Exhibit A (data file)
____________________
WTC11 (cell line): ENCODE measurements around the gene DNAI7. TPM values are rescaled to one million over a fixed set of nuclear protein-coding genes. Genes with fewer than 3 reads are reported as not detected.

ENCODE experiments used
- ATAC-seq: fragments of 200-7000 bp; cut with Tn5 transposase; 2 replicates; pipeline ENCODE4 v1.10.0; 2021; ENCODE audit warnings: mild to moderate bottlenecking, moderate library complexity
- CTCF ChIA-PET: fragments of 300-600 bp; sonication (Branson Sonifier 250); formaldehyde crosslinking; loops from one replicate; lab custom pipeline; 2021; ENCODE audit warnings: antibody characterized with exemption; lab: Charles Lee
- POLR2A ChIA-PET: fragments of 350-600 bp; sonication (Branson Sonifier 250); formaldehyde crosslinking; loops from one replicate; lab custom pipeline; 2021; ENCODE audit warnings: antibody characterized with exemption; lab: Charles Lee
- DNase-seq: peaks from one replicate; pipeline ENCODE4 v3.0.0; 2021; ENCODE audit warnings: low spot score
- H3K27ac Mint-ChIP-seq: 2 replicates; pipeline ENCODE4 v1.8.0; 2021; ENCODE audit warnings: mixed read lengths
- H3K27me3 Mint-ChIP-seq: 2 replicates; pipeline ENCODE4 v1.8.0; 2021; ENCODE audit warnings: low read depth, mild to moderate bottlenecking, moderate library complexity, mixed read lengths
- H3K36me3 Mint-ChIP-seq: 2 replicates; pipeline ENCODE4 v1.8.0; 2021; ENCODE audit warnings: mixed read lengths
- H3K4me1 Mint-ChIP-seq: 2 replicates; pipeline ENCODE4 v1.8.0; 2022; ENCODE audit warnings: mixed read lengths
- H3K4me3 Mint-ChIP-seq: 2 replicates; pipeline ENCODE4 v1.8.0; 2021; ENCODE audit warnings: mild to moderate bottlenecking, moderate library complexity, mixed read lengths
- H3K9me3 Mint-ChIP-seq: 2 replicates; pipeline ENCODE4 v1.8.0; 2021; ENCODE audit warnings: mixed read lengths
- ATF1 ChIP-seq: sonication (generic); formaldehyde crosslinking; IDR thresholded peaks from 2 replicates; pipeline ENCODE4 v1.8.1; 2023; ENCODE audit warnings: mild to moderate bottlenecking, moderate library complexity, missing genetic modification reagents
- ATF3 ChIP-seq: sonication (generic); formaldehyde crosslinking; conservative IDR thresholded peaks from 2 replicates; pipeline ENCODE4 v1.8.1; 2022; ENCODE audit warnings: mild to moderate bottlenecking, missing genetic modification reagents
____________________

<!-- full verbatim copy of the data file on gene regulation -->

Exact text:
WTC11 (cell line): ENCODE measurements around the gene DNAI7. TPM values are rescaled to one million over a fixed set of nuclear protein-coding genes. Genes with fewer than 3 reads are reported as not detected.

ENCODE experiments used
- ATAC-seq: fragments of 200-7000 bp; cut with Tn5 transposase; 2 replicates; pipeline ENCODE4 v1.10.0; 2021; ENCODE audit warnings: mild to moderate bottlenecking, moderate library complexity
- CTCF ChIA-PET: fragments of 300-600 bp; sonication (Branson Sonifier 250); formaldehyde crosslinking; loops from one replicate; lab custom pipeline; 2021; ENCODE audit warnings: antibody characterized with exemption; lab: Charles Lee
- POLR2A ChIA-PET: fragments of 350-600 bp; sonication (Branson Sonifier 250); formaldehyde crosslinking; loops from one replicate; lab custom pipeline; 2021; ENCODE audit warnings: antibody characterized with exemption; lab: Charles Lee
- DNase-seq: peaks from one replicate; pipeline ENCODE4 v3.0.0; 2021; ENCODE audit warnings: low spot score
- H3K27ac Mint-ChIP-seq: 2 replicates; pipeline ENCODE4 v1.8.0; 2021; ENCODE audit warnings: mixed read lengths
- H3K27me3 Mint-ChIP-seq: 2 replicates; pipeline ENCODE4 v1.8.0; 2021; ENCODE audit warnings: low read depth, mild to moderate bottlenecking, moderate library complexity, mixed read lengths
- H3K36me3 Mint-ChIP-seq: 2 replicates; pipeline ENCODE4 v1.8.0; 2021; ENCODE audit warnings: mixed read lengths
- H3K4me1 Mint-ChIP-seq: 2 replicates; pipeline ENCODE4 v1.8.0; 2022; ENCODE audit warnings: mixed read lengths
- H3K4me3 Mint-ChIP-seq: 2 replicates; pipeline ENCODE4 v1.8.0; 2021; ENCODE audit warnings: mild to moderate bottlenecking, moderate library complexity, mixed read lengths
- H3K9me3 Mint-ChIP-seq: 2 replicates; pipeline ENCODE4 v1.8.0; 2021; ENCODE audit warnings: mixed read lengths
- ATF1 ChIP-seq: sonication (generic); formaldehyde crosslinking; IDR thresholded peaks from 2 replicates; pipeline ENCODE4 v1.8.1; 2023; ENCODE audit warnings: mild to moderate bottlenecking, moderate library complexity, missing genetic modification reagents
- ATF3 ChIP-seq: sonication (generic); formaldehyde crosslinking; conservative IDR thresholded peaks from 2 replicates; pipeline ENCODE4 v1.8.1; 2022; ENCODE audit warnings: mild to moderate bottlenecking, missing genetic modification reagents